A Case Study in the Preservation of Affordable Housing by Alexander von Hoffman

Excerpts from the original Case Study (click here to access the full article).

"Although Evergreen Partners was a for-profit company, not a mission-centered nonprofit organization, its principals took pride in their real estate work. They believed that high quality redevelopment at places like Skyview Park helped people and was a good business strategy. It was satisfying when low-income residents were pleased with the outcome and, importantly, their satisfaction was often transmitted to those government officials, especially state housing finance agency officials, who could help support future housing work. The Evergreen principals believed that to make a good living environment for low-income people, it was necessary to do more than just renovate the buildings well. They understood that other non-real estate elements such as safety, community facilities, and social services were also essential to the success of the project."

"For the people who worked at Skyview – from the property management staff to the police – the redevelopment was a godsend. The buildings were renovated with new roofs and windows and painted doors. Although some had been skeptical about the promises before the renovation, the residents were happy to have new kitchen cabinets, appliances, and bathrooms. The grounds were landscaped with lawns and flower beds, and are now neatly maintained by a regular crew. Residents, such as a middle-aged Puerto Rican woman who arrived here by way of Jersey City, delight in the gardens which the management staff has allowed her to plant in front of her apartment. The complex’s new owners also built a brightly colored playground, where children of Skyview Park amused themselves whenever they could. Where once parents feared for their children, Skyview now has become, according to a single father from Columbia, South Carolina, a “great place to raise children.”"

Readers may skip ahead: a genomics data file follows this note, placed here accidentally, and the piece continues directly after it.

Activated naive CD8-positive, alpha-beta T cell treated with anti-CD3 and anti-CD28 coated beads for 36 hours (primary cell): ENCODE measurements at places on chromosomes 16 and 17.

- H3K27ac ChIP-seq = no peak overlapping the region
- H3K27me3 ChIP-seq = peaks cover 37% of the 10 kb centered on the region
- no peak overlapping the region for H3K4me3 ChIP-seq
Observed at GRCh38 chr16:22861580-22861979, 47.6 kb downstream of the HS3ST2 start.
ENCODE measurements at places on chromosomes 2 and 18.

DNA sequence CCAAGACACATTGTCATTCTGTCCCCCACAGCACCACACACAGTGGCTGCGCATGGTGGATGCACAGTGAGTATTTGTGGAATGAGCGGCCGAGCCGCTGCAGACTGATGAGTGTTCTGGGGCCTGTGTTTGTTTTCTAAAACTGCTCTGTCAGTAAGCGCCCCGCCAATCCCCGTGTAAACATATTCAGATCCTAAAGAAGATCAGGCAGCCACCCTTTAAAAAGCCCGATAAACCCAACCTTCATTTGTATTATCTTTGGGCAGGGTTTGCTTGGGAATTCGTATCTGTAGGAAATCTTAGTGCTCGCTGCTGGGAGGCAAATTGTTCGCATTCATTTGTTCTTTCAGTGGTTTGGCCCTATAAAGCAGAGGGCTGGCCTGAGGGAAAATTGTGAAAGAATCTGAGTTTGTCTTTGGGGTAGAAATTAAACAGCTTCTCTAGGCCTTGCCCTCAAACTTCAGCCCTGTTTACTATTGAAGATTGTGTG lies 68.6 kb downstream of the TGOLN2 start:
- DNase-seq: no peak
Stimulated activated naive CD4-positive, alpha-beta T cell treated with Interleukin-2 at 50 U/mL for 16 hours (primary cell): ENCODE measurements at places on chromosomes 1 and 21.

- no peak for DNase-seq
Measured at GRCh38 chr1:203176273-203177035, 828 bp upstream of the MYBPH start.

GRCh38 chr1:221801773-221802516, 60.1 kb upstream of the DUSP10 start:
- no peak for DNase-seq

Skyview photo

The research for this series of case studies was conducted with the support of the John D. and T. MacArthur Foundation.

Joint Center for Housing Studies, Harvard University

© 2014 by Alexander von Hoffman. All rights reserved. Short sections of text, not to exceed two paragraphs, may be quoted without explicit permission provided that full credit, including © notice, is given to the source.

Any opinions expressed are those of the authors and not those of the Joint Center for Housing Studies of Harvard University or of any of the persons or organizations providing support to the Joint Center for Housing Studies.